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painting bark for model giant sequoias

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  • Member since
    June 2022
  • 1 posts
painting bark for model giant sequoias
Posted by hbben2 on Thursday, June 16, 2022 1:57 PM

Trying to copy this look for my model sequoias with air brushing. Any ideas?

Thanks

this is a good example of the colors I want...

 https://www.theguardian.com/us-news/2019/oct/06/california-giant-sequoia-grove-alder-grove?fbclid=IwAR1NwWbfDjBRJ3o7tYBRM8VKZqRbPd4w6FPTUvzOLYajxKyC8sNhAWDiD5I

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Posted by snjroy on Friday, June 17, 2022 12:02 PM

Ok, well, I'll try to get the ball rolling.

The first thing about trees is that you need the right bark texture, and that really comes out in the picture. So let's assume you have achieved that. If you don't, you can create that using the blade of a saw, rubbing the trunk laterally with the saw blade to create crevices. 

In terms of paint, I would go with various shades of raw sienna. You could use an airbrush, but unless you have several to do, it's not absolutely necessary. Anyway, I would say there are two ways to do it: start with a darker color, then dry brush with lighter colors, or paint a light color as a base and blend in darker colors using a wash technique to create depth in the bark crevices. Of course, you can start with one technique and adjust using the other technique. 

Let's see what the others say.

Simon

  • Member since
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  • From: Southern Florida Gulf Coast
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Posted by SeeYou190 on Friday, June 17, 2022 2:50 PM

You probably won't get the desired result by airbrushing.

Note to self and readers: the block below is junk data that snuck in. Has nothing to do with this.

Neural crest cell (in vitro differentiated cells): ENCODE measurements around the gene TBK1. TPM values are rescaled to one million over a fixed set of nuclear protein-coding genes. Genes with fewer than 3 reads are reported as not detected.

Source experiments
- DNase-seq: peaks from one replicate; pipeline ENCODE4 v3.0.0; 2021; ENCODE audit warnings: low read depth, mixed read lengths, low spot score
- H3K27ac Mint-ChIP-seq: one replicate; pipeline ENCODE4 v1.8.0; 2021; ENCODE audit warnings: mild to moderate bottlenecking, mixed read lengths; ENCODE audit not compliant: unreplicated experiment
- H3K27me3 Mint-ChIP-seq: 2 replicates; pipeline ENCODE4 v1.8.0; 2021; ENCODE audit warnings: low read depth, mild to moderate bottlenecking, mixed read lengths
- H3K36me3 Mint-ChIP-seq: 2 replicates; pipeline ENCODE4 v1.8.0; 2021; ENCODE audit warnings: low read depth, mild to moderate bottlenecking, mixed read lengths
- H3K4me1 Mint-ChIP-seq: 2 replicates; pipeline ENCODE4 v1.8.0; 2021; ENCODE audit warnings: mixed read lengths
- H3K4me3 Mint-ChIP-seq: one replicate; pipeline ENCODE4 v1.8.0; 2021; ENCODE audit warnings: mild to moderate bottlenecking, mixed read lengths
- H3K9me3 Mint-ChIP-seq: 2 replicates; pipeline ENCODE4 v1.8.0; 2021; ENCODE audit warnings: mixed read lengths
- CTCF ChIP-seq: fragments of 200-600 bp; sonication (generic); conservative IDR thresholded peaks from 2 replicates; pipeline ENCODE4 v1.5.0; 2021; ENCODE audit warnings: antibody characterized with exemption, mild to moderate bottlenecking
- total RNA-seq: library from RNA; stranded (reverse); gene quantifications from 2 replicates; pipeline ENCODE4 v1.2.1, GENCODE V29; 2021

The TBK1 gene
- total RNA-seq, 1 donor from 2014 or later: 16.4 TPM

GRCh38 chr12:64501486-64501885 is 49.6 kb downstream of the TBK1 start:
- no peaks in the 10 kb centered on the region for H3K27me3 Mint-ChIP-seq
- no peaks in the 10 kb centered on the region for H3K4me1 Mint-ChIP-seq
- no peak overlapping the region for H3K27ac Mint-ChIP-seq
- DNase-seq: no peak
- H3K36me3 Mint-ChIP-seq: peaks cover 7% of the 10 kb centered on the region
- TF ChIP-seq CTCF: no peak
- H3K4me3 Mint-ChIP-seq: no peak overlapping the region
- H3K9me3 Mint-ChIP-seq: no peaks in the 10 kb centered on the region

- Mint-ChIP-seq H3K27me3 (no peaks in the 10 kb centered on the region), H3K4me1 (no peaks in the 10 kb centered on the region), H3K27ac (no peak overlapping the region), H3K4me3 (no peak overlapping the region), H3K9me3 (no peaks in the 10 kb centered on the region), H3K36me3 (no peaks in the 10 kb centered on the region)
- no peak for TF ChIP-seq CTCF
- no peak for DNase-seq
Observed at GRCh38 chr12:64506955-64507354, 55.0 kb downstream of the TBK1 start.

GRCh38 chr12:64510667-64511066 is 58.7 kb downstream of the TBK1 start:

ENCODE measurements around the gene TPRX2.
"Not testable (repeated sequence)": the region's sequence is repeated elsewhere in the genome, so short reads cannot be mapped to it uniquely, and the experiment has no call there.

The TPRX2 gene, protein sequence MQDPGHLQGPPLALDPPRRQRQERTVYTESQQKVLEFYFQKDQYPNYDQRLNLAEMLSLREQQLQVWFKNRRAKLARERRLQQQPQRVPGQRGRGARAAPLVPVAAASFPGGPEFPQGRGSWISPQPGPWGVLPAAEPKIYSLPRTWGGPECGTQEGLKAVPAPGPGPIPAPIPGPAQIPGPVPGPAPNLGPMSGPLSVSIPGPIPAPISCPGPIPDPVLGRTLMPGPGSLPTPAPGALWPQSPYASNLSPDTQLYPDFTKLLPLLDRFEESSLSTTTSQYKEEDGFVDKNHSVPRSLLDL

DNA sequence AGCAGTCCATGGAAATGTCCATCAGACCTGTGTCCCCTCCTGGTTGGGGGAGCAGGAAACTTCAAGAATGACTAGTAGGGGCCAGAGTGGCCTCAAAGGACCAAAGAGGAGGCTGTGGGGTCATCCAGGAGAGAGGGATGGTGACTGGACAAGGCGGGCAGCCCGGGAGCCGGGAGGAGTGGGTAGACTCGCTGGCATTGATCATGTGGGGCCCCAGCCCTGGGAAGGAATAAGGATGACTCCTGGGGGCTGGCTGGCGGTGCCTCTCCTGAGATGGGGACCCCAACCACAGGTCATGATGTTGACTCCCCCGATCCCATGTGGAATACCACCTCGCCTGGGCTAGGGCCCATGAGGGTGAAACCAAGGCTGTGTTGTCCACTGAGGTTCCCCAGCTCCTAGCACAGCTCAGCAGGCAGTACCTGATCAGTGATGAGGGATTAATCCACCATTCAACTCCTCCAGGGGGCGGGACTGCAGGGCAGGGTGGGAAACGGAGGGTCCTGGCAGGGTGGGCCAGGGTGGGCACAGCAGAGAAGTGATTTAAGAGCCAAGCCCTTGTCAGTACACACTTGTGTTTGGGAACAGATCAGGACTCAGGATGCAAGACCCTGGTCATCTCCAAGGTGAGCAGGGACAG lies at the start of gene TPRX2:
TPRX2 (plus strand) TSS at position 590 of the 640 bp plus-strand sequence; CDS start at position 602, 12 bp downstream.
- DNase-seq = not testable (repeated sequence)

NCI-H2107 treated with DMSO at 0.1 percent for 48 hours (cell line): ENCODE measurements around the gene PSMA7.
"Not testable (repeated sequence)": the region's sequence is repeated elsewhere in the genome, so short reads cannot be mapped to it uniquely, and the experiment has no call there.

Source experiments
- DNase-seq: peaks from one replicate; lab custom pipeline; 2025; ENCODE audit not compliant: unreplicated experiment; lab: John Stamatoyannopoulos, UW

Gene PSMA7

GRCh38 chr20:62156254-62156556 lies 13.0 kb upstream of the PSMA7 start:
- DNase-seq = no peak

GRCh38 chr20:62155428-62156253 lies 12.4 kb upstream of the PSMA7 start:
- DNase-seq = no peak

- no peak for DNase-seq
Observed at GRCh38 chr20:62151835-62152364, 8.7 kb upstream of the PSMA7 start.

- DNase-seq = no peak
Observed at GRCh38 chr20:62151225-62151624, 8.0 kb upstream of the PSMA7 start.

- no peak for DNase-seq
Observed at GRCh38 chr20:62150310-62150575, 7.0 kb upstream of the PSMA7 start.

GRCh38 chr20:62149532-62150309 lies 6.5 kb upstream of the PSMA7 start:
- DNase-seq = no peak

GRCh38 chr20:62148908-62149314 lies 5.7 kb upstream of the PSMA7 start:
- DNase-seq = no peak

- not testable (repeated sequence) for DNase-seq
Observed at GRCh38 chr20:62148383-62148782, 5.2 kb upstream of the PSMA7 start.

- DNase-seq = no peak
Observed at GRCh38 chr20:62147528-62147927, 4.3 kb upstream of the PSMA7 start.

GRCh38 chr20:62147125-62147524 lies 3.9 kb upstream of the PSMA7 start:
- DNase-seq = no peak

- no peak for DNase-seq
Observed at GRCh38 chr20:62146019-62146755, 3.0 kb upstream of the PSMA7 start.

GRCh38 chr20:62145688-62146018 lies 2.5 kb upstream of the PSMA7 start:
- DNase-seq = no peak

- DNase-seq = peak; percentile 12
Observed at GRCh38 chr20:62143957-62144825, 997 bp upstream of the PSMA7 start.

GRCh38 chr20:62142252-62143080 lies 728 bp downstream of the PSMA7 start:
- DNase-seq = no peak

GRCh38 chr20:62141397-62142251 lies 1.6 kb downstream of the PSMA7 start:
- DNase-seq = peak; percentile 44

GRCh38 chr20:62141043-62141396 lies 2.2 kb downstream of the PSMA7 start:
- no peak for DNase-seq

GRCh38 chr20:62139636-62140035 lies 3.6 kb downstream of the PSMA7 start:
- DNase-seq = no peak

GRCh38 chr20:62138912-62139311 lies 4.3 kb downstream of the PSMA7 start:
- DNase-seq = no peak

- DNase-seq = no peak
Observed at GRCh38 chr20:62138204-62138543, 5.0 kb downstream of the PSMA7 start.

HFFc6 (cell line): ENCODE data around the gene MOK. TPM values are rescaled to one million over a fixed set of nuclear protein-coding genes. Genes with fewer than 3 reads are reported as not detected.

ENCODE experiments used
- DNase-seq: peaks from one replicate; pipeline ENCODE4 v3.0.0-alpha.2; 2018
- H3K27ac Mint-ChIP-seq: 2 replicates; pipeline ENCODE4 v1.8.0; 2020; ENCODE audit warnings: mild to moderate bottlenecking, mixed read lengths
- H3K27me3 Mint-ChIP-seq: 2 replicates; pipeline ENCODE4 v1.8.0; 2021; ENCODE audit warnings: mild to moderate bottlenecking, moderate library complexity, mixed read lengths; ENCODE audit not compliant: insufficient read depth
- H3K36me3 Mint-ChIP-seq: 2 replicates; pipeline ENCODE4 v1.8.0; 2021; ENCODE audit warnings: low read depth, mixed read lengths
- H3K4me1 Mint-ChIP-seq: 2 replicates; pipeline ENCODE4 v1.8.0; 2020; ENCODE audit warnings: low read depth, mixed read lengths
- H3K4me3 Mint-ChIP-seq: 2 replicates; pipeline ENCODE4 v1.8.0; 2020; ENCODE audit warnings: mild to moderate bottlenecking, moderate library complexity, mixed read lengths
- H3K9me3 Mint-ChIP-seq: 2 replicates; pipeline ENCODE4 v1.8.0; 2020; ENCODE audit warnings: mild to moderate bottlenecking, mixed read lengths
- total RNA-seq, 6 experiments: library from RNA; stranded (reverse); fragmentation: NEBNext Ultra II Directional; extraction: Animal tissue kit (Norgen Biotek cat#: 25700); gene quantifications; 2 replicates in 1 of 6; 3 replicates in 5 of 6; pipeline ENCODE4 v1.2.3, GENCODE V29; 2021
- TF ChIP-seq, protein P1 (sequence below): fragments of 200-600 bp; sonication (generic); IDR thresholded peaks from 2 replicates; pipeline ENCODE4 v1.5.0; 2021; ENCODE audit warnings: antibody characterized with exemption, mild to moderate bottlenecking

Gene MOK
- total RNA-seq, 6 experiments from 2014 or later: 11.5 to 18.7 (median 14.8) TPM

I would paint the trunk with Vallejo Bestial Brown (Game Colour Range), then wash with Citadel Agrax Earthshade, then drybrish with Vallejo Leather Brown (Game Colour Range), then wash again with Citadel Seraphim Sepia.

Maybe finish the whole thing off with a light drybrushing of Vallejo Rose Brown (Model Colour Range).

As mentioned, your bark texture is of paramount importance.

-Kevin

Living the dream and happily modeling my STRATTON AND GILLETTE Railroad in HO scale. The SGRR is a freelanced Class A railroad as it would have appeared on Tuesday, August 3rd, 1954, in my personal fantasy world of plausible nonsense.

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    August 2006
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Posted by trainnut1250 on Friday, June 17, 2022 11:43 PM

My suggestion would be to use the "cedar shake" method for these trunks. The trunks are made from splitting long thin slices off a cedar roof shingle and then carving/filing/scraping the trunk to look accurate for a Sequoia. The texture of the cedar makes a great approximation of the rough grain of the Sequoia bark.

Before coloring the trunk, paint it with diluted spackle or gesso to create some texture on the trunk. I agree with Burnt sienna as well as raw sienna, gray and burnt and raw umber to color the trunk. Mess with it till it looks right.

Sequoias are huge, well over 200 feet -  that's more than two feet in HO scale.  Sequoias have a lot of trunk exposed and time spent making it look right is the key to a good looking tree.

I've made lots of big trees but no Sequoias. The big ones take longer to make and require different construction methods than smaller trees, but they sure look good on the layout.

Good luck with the project,

Guy 

see stuff at: the Willoughby Line Site

  • Member since
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  • From: west coast
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Posted by rrebell on Saturday, June 18, 2022 9:21 AM

Take a tapered dowel and add spackle to the trunk area, then while still wet add bark detail, I use a hobby saw for this. When dry paint with black spray paint and then dry brush your tree colors to suit, don't forget your highlites to make the bark pop.

  • Member since
    November 2007
  • From: California
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Posted by HO-Velo on Saturday, June 18, 2022 2:58 PM

Guy,  Enjoyed my web visit to The Willoughby Line, so much to admire, seeing your Golden State scenery and models just plain makes me feel good.

Thanks and regards,  Peter

  • Member since
    September 2002
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Posted by ndbprr on Saturday, June 18, 2022 3:56 PM

or you can make your trunk and drag a sideways razor saw down  the side to create the bark.  paint it and brush on a thinned was for the lower areas

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